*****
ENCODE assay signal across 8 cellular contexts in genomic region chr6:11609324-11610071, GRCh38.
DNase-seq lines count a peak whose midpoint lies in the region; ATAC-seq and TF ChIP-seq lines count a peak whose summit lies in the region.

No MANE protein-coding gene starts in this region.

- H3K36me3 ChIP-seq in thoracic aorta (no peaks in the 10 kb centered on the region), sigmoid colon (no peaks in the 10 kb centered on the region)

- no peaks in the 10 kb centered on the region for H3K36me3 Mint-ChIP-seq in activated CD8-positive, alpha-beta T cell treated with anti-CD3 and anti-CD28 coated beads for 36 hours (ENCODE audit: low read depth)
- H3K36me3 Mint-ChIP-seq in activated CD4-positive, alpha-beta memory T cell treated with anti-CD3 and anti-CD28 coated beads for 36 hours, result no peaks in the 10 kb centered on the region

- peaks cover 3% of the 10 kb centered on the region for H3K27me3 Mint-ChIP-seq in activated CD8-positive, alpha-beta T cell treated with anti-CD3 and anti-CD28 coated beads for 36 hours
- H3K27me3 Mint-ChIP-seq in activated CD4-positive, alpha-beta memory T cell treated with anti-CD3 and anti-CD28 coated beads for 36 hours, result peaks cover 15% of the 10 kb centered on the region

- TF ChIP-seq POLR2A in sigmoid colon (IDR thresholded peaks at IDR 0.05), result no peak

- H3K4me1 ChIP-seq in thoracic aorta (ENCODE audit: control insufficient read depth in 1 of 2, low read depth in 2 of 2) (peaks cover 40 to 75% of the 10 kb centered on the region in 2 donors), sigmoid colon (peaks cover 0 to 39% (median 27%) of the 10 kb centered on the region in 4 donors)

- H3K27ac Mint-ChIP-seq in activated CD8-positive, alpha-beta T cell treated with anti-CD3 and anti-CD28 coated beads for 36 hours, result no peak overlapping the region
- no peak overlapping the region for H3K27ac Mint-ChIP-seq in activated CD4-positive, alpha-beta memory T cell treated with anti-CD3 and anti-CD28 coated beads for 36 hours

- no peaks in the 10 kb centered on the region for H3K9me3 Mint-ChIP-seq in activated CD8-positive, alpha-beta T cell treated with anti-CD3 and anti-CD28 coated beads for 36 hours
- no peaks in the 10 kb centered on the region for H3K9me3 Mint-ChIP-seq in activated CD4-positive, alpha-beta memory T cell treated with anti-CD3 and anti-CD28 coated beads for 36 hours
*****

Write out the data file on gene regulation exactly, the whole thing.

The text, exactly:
ENCODE assay signal across 8 cellular contexts in genomic region chr6:11609324-11610071, GRCh38.
DNase-seq lines count a peak whose midpoint lies in the region; ATAC-seq and TF ChIP-seq lines count a peak whose summit lies in the region.

No MANE protein-coding gene starts in this region.

- H3K36me3 ChIP-seq in thoracic aorta (no peaks in the 10 kb centered on the region), sigmoid colon (no peaks in the 10 kb centered on the region)

- no peaks in the 10 kb centered on the region for H3K36me3 Mint-ChIP-seq in activated CD8-positive, alpha-beta T cell treated with anti-CD3 and anti-CD28 coated beads for 36 hours (ENCODE audit: low read depth)
- H3K36me3 Mint-ChIP-seq in activated CD4-positive, alpha-beta memory T cell treated with anti-CD3 and anti-CD28 coated beads for 36 hours, result no peaks in the 10 kb centered on the region

- peaks cover 3% of the 10 kb centered on the region for H3K27me3 Mint-ChIP-seq in activated CD8-positive, alpha-beta T cell treated with anti-CD3 and anti-CD28 coated beads for 36 hours
- H3K27me3 Mint-ChIP-seq in activated CD4-positive, alpha-beta memory T cell treated with anti-CD3 and anti-CD28 coated beads for 36 hours, result peaks cover 15% of the 10 kb centered on the region

- TF ChIP-seq POLR2A in sigmoid colon (IDR thresholded peaks at IDR 0.05), result no peak

- H3K4me1 ChIP-seq in thoracic aorta (ENCODE audit: control insufficient read depth in 1 of 2, low read depth in 2 of 2) (peaks cover 40 to 75% of the 10 kb centered on the region in 2 donors), sigmoid colon (peaks cover 0 to 39% (median 27%) of the 10 kb centered on the region in 4 donors)

- H3K27ac Mint-ChIP-seq in activated CD8-positive, alpha-beta T cell treated with anti-CD3 and anti-CD28 coated beads for 36 hours, result no peak overlapping the region
- no peak overlapping the region for H3K27ac Mint-ChIP-seq in activated CD4-positive, alpha-beta memory T cell treated with anti-CD3 and anti-CD28 coated beads for 36 hours

- no peaks in the 10 kb centered on the region for H3K9me3 Mint-ChIP-seq in activated CD8-positive, alpha-beta T cell treated with anti-CD3 and anti-CD28 coated beads for 36 hours
- no peaks in the 10 kb centered on the region for H3K9me3 Mint-ChIP-seq in activated CD4-positive, alpha-beta memory T cell treated with anti-CD3 and anti-CD28 coated beads for 36 hours